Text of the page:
Magnetic resonance measurements of flow-path enhancement during supercritical CO2 injection in sandstone and carbonate rock cores
Codd, Sarah L
Seymour, Joseph D
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Sandstone and carbonate core samples were challenged with a two-phase supercritical CO2 and brine mixture to investigate the effects of chemical processes on the physical properties of these rocks during injection of CO2. The experiments were monitored in real-time for pressure, temperature, and volumetric rate discharge. Pore geometry and connectivity were characterized before and after each experimental challenge using magnetic resonance (MR) imaging and two-dimensional MR relaxation correlations. Quartz arenite sandstone cores were largely unaffected by the challenge with no measurable change in effective permeability at moderate and high temperatures (~50 Â°C and ~95 Â°C) or brine concentrations (~1 g/L and ~10 g/L). In contrast, a carbonate core sample showed evidence of significant dissolution leading to a six-fold increase in effective permeability. MR images and relaxation measurements revealed a marked increase in the volume and connectivity of pre-existing pore networks in the carbonate core. We infer that the increase in permeability in the carbonate core was enhanced by focused dissolution in the existing pore and fracture networks that enhanced fast-flow paths through the core.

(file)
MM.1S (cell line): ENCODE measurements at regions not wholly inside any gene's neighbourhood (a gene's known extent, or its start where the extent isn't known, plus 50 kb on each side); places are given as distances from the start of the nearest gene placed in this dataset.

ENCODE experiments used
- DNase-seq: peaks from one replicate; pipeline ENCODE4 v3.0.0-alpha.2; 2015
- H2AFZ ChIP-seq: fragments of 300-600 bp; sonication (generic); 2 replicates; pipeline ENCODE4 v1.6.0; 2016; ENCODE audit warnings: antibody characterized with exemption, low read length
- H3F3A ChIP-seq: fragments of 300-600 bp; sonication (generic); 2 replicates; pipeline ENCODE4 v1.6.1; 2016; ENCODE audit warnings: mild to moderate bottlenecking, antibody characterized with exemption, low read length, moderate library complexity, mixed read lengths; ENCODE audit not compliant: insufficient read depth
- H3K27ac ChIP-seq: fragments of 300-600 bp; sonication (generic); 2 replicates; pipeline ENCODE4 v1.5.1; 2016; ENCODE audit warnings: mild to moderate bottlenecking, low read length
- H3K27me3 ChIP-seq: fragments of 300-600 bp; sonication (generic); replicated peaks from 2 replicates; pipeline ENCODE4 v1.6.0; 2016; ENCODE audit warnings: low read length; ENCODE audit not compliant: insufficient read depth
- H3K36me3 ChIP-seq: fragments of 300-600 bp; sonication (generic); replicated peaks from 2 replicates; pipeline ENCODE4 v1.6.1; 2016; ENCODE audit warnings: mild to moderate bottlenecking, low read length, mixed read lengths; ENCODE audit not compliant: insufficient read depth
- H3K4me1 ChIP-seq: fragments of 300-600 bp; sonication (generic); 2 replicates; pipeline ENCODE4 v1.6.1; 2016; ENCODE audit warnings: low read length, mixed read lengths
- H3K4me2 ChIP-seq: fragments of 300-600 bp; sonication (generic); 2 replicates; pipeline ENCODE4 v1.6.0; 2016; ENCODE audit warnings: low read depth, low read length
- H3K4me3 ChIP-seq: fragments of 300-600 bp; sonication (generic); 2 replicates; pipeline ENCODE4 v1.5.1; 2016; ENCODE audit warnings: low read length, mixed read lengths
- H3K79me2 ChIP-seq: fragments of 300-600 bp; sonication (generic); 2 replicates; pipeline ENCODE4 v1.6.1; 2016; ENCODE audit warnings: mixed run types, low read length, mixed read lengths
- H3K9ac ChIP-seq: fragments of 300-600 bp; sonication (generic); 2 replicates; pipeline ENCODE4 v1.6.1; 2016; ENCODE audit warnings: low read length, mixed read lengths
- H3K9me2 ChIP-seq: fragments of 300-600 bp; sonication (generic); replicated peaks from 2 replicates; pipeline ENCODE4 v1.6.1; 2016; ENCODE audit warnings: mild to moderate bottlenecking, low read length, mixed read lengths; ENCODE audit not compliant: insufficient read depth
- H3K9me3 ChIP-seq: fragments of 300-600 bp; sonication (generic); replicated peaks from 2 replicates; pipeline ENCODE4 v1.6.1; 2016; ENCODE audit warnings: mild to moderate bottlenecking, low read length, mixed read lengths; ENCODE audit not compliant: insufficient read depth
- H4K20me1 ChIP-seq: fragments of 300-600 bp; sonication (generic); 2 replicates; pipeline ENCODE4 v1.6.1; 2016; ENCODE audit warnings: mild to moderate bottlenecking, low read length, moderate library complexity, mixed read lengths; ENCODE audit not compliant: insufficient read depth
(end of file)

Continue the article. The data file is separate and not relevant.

Vogt SJ, Shaw CA, Maneval JE, Brox TI, Skidmore ML, Codd SL, Seymour JD, "Magnetic resonance measurements of flow-path enhancement during supercritical CO2 injection in sandstone and carbonate rock cores," Journal of Petroleum Science and Engineering, 2014 122: 507–514.